Insight is rarer, and infinitely more precious. A strong insight can fuel a thousand ideas, a thousand reasons to act and make something happen. That, more than anything, should be your reason to fight and persevere for your own insight moment. When you are armed with a powerful insight, the ideas never stop flowing.
If you have the insight of non-self, if you have the insight of impermanence, you should make that insight into a concentration that you keep alive throughout the day. Then what you say, what you think, and what you do will then be in the light of that wisdom and you will avoid making mistakes and creating suffering.
Sometimes you have a flash of insight, but it's not strong enough to survive. Therefore in the practice of Buddhism, samadhi is the power to maintain insight alive in every moment, so that every speech, every word, every act will bear the nature of that insight. It is a question of cleaning. And you clean better if you are surrounded by those who are practicing exactly the same.
Simplicity is a pleasant thing in children, or at any age, but it is not necessarily admirable, nor is affectation altogether a thing of evil. To be normal, to be at home in the world, with a prospect of power, usefulness, or success, the person must have that imaginative insight into other minds that underlies tact and savoir-faire, morality and beneficence. This insight involves sophistication, some understanding and sharing of the clandestine impulses of human nature. A simplicity that is merely the lack of this insight indicates a sort of defect.
Charles Horton Cooley
Spinoza , for example, thought that insight into the essence of reality, into the harmonious structure of the eternal universe, necessarily awakens love for this universe. For him, ethical conduct is entirely determined by such insight into nature, just as our devotion to a person may be determined by insight into his greatness or genius. Fears and petty passions, alien to the great love of the universe, which is logos itself, will vanish, according to Spinoza, once our understanding of reality is deep enough.
In some mysterious way, once one has gained an insight into human nature, that insight grows from day to day, and he to whom it has given to experience vicariously even one single form of earthly suffering acquires, by reason of this tragic lesson, an understanding of all its forms, even those most foreign to him, and apparently abnormal.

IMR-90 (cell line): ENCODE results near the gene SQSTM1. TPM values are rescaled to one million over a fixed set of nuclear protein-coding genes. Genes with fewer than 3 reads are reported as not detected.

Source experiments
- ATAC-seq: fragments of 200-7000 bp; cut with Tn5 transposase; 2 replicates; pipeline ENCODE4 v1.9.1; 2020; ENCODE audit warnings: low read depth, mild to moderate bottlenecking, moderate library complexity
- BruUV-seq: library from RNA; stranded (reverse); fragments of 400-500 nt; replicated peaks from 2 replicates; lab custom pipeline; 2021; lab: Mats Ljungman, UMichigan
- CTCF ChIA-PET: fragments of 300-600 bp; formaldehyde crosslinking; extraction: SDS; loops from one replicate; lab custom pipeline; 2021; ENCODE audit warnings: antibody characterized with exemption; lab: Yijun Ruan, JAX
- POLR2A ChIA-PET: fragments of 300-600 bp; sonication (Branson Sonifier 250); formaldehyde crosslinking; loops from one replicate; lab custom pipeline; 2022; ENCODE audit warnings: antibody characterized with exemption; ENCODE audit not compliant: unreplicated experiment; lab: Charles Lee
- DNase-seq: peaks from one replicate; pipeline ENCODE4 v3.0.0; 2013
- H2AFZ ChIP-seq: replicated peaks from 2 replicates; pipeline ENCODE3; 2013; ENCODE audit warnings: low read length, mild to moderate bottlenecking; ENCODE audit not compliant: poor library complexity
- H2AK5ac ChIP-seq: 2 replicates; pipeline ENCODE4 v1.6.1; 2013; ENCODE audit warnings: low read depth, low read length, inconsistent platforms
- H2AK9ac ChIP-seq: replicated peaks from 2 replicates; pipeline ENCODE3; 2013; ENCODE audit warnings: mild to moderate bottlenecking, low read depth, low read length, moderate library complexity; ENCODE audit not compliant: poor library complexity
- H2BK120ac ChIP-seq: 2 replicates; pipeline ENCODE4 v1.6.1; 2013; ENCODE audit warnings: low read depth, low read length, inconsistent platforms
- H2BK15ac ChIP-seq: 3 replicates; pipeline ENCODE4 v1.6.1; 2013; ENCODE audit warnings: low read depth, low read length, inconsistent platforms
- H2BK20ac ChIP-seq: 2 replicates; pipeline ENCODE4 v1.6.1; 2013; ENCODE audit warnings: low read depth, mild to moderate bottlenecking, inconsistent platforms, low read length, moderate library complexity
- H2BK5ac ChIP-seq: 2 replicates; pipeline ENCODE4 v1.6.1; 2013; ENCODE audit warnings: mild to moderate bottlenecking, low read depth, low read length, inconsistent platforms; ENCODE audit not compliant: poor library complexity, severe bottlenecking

Students and scholars of all kinds and of every age aim, as a rule, only at information, not insight. They make it a point of honour to have information about everything, every stone, plant, battle, or experiment and about all books, collectively and individually. It never occurs to them that information is merely a means to insight, but in itself is of little or no value.
When you have learned, through discipline, to simplify your life, and so practiced the mindfulness of meditation, and through it loosened the hold of aggression, clinging, and negativity on your whole being, the wisdom of insight can slowly dawn. And in the all-revealing clarity of its sunlight, this insight can show you, distinctly and directly, both the subtlest workings of your own mind and the nature of reality.
The key insight of Adam Smith's Wealth of Nations is misleadingly simple: if an exchange between two parties is voluntary, it will not take place unless both believe they will benefit from it. Most economic fallacies derive from the neglect of this simple insight, from the tendency to assume that there is a fixed pie, that one party can gain only at the expense of another.
The world breaks everyone or nearly everyone, of their childish illusions, assumptions and wishes, often painfully and afterwards due to the personal growth in practical experience, insight and the resulting wisdom many are strong at the broken places just like mended broken bones often are, and some people even have the great insight to be grateful for the purifying fire.
Most people's intuitions are drowned out by folk sayings. We have a moment of real feeling or insight, and then we come up with a folk saying that captures the insight in a kind of wash. The intuition may be real and ripe, fresh with possibilities, but the folk saying is guaranteed to be a cliche, stale and self-contained.
The most serious point in the case is the disposition of the child." What on earth has that to do with it?" I ejaculated. My dear Watson, you as a medical man are continually gaining insight as to the tendencies of a child by the study of the parents. Don't you see that the converse is equally valid. I have frequently gained my first real insight into the character of parents by studying their children.
Arthur Conan Doyle